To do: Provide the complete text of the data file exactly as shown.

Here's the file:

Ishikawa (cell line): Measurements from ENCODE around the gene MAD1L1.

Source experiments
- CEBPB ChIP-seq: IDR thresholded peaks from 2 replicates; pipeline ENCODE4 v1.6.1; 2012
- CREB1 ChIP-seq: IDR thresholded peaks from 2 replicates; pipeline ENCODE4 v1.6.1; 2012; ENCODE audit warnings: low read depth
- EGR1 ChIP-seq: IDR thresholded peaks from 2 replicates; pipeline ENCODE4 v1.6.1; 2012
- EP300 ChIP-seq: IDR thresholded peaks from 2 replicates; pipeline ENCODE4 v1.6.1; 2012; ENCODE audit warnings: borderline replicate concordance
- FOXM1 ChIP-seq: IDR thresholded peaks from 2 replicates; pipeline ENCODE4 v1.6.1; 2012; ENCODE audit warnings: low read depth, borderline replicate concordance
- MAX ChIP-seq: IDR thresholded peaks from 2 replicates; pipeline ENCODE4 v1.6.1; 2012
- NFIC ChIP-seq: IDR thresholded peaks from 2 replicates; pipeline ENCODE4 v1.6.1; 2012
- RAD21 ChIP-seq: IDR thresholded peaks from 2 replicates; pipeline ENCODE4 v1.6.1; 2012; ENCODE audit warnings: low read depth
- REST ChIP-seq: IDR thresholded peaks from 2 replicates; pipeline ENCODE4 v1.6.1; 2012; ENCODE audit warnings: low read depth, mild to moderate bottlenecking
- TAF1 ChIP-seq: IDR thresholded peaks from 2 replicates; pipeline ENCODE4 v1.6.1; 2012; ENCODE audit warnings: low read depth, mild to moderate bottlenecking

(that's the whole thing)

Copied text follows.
Ishikawa (cell line): Measurements from ENCODE around the gene MAD1L1.

Source experiments
- CEBPB ChIP-seq: IDR thresholded peaks from 2 replicates; pipeline ENCODE4 v1.6.1; 2012
- CREB1 ChIP-seq: IDR thresholded peaks from 2 replicates; pipeline ENCODE4 v1.6.1; 2012; ENCODE audit warnings: low read depth
- EGR1 ChIP-seq: IDR thresholded peaks from 2 replicates; pipeline ENCODE4 v1.6.1; 2012
- EP300 ChIP-seq: IDR thresholded peaks from 2 replicates; pipeline ENCODE4 v1.6.1; 2012; ENCODE audit warnings: borderline replicate concordance
- FOXM1 ChIP-seq: IDR thresholded peaks from 2 replicates; pipeline ENCODE4 v1.6.1; 2012; ENCODE audit warnings: low read depth, borderline replicate concordance
- MAX ChIP-seq: IDR thresholded peaks from 2 replicates; pipeline ENCODE4 v1.6.1; 2012
- NFIC ChIP-seq: IDR thresholded peaks from 2 replicates; pipeline ENCODE4 v1.6.1; 2012
- RAD21 ChIP-seq: IDR thresholded peaks from 2 replicates; pipeline ENCODE4 v1.6.1; 2012; ENCODE audit warnings: low read depth
- REST ChIP-seq: IDR thresholded peaks from 2 replicates; pipeline ENCODE4 v1.6.1; 2012; ENCODE audit warnings: low read depth, mild to moderate bottlenecking
- TAF1 ChIP-seq: IDR thresholded peaks from 2 replicates; pipeline ENCODE4 v1.6.1; 2012; ENCODE audit warnings: low read depth, mild to moderate bottlenecking